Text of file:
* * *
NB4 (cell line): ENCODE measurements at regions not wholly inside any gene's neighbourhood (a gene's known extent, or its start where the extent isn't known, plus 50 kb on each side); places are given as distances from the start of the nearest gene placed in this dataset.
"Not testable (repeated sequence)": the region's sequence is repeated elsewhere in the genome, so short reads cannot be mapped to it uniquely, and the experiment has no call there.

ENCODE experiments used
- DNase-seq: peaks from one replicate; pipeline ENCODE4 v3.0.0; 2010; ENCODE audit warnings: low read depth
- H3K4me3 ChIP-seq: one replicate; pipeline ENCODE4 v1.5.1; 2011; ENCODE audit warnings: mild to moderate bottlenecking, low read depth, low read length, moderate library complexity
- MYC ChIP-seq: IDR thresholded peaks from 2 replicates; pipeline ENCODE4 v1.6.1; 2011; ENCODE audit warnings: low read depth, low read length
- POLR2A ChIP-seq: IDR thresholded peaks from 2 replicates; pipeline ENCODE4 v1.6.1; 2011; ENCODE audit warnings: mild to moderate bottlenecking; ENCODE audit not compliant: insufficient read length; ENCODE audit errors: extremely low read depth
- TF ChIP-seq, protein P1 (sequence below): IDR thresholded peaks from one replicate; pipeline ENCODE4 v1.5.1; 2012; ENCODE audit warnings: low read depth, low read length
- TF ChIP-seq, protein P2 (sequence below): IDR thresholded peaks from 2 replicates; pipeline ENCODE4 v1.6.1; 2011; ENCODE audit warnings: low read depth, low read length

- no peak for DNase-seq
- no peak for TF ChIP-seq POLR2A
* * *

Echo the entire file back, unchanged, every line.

NB4 (cell line): ENCODE measurements at regions not wholly inside any gene's neighbourhood (a gene's known extent, or its start where the extent isn't known, plus 50 kb on each side); places are given as distances from the start of the nearest gene placed in this dataset.
"Not testable (repeated sequence)": the region's sequence is repeated elsewhere in the genome, so short reads cannot be mapped to it uniquely, and the experiment has no call there.

ENCODE experiments used
- DNase-seq: peaks from one replicate; pipeline ENCODE4 v3.0.0; 2010; ENCODE audit warnings: low read depth
- H3K4me3 ChIP-seq: one replicate; pipeline ENCODE4 v1.5.1; 2011; ENCODE audit warnings: mild to moderate bottlenecking, low read depth, low read length, moderate library complexity
- MYC ChIP-seq: IDR thresholded peaks from 2 replicates; pipeline ENCODE4 v1.6.1; 2011; ENCODE audit warnings: low read depth, low read length
- POLR2A ChIP-seq: IDR thresholded peaks from 2 replicates; pipeline ENCODE4 v1.6.1; 2011; ENCODE audit warnings: mild to moderate bottlenecking; ENCODE audit not compliant: insufficient read length; ENCODE audit errors: extremely low read depth
- TF ChIP-seq, protein P1 (sequence below): IDR thresholded peaks from one replicate; pipeline ENCODE4 v1.5.1; 2012; ENCODE audit warnings: low read depth, low read length
- TF ChIP-seq, protein P2 (sequence below): IDR thresholded peaks from 2 replicates; pipeline ENCODE4 v1.6.1; 2011; ENCODE audit warnings: low read depth, low read length

- no peak for DNase-seq
- no peak for TF ChIP-seq POLR2A